Was this a good day for Obama? Depends on your perspective. The polls don’t point toward much of a shift in his direction, so in that sense, it’s a relatively neutral day. But since “neutral” is equivalent to “Obama is leading” in the current environment, perhaps it’s a good day for Obama.
Two polls showing Obama well positioned in Ohio are probably the big story. The last two surveys from Rasmussen and Purple Strategies showed movement in Romney’s direction, but Quinnipiac and the Ohio Poll—which has a good track record—both show Obama holding a 3-plus point lead in the state with no evidence of movement in Romney’s direction. Today, Obama’s up by 2 points in the RCP Ohio average, and Romney has only led in three of the 20 polls conducted since mid-April. Given the state's demographics, it's pretty astonishing that Obama has held up so well in the Buckeye State. In most other states with large white working class populations that support Democrats, like Iowa or Wisconsin, Obama has fallen off his 2008 heights. That hasn't happened in Ohio.
The second big story is Obama’s edge in the so-called blue wall states. Most importantly, today’s CBS/NYT/Quinnipiac survey followed yesterday’s Marquette Law poll showing Obama with a narrow lead in the Badger State. On balance, the post-Ryan surveys show a tighter race in Wisconsin, with Obama appearing to retain to retain a slight advantage. The Obama camp claims that this is a Ryan-induced sugar high that will subside over the coming weeks. If Romney still trails during a sugar-high that would obviously bode poorly for his chances in November, but it remains to be seen whether that characterization is accurate. Additionally, polls in Michigan and Pennsylvania gave Obama a comfortable advantage in two states where Romney-aligned SuperPACs have spent millions attempting trying to nudge the states into the toss-up column. Obama is not airing advertisements in any of these three states.
Third, Obama led by three points in Florida, which is generally sufficient to provide Obama with reelection. Like Ohio, the Florida poll arrested a streak of Rasmussen and Purple Strategy polls showing Romney with a narrow advantage, and while Obama's position deteriorated somewhat since the prior poll, Obama probably wasn't up 6 points at the time, anyway.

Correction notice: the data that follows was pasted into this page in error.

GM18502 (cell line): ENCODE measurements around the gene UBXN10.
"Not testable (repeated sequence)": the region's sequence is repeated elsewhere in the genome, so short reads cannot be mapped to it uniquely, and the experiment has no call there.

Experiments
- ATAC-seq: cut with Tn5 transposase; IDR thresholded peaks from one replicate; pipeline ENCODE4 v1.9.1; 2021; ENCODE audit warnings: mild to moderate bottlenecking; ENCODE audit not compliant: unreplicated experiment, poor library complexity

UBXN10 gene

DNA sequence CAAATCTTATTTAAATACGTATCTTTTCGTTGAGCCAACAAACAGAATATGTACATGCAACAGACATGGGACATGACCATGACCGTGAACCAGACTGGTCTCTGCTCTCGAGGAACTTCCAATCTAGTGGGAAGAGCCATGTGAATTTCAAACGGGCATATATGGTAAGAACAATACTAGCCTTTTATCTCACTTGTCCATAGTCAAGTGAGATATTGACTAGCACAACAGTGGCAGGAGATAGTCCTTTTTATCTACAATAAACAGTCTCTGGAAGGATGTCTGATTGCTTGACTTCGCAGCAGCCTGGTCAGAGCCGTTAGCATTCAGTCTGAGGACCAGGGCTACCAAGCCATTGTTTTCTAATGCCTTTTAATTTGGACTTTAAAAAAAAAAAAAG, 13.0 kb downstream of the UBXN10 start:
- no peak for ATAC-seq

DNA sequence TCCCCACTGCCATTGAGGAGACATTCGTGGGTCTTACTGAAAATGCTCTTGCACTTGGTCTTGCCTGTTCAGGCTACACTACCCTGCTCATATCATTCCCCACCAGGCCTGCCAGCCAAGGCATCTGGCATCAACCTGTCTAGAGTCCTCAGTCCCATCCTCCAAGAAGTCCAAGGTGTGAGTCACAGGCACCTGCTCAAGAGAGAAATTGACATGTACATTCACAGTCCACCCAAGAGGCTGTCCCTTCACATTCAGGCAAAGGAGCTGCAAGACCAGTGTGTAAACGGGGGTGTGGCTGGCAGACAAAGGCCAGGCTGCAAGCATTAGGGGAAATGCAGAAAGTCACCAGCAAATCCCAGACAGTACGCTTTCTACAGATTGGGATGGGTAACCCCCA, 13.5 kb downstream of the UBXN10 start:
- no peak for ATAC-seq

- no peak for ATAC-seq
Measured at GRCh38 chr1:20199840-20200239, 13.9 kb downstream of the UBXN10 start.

Despite a strong showing for Obama in the battlegrounds, national polls were more split. While Obama ticked up a bit in Gallup and Rasmussen, a solid survey conducted for the Los Angeles Times by GQR Research found Obama up by just 2 points among likely voters, 48-46. That’s hardly a comfortable lead and it shows Obama beneath 49 percent, which should serve as a reminder that Obama remains vulnerable, despite the Romney campaign’s errors. It should also serve as a reminder that the balance of battleground polling shows a tighter race than today's polls.
Odds and Ends
--Akin says that the polls will play a role in his decision to stay in the race. Democrats want Akin to stay in the race, so polls showing McCaskill trailing advance their interests. The reverse is true for Republicans, who would like to see Akin get out and who take his word when he says that the polls have played a role in his decision to remain.
Enter PPP and Rasmussen, and suddenly Akin has produced the most bizarre polling fight of the summer. The Democratic-leaning PPP released a poll showing Akin up 1 point, and Republicans accused PPP of producing a GOP-leaning sample to encourage Akin to stay in the race. Today, Rasmussen, a firm with a GOP-bent of it’s own, showed McCaskill up 10, prompting McCaskill to distance herself from the polls result.
Given the unusual reverse-house effects correlating with a strange reversal of partisan interests, it’s easy to see why folks jumped to foul play. But there’s a more reasonable explanation: The PPP poll was conducted the day after the controversy broke, while the Rasmussen poll was conducted a few days later, when voters probably had heard days of Akin-related coverage.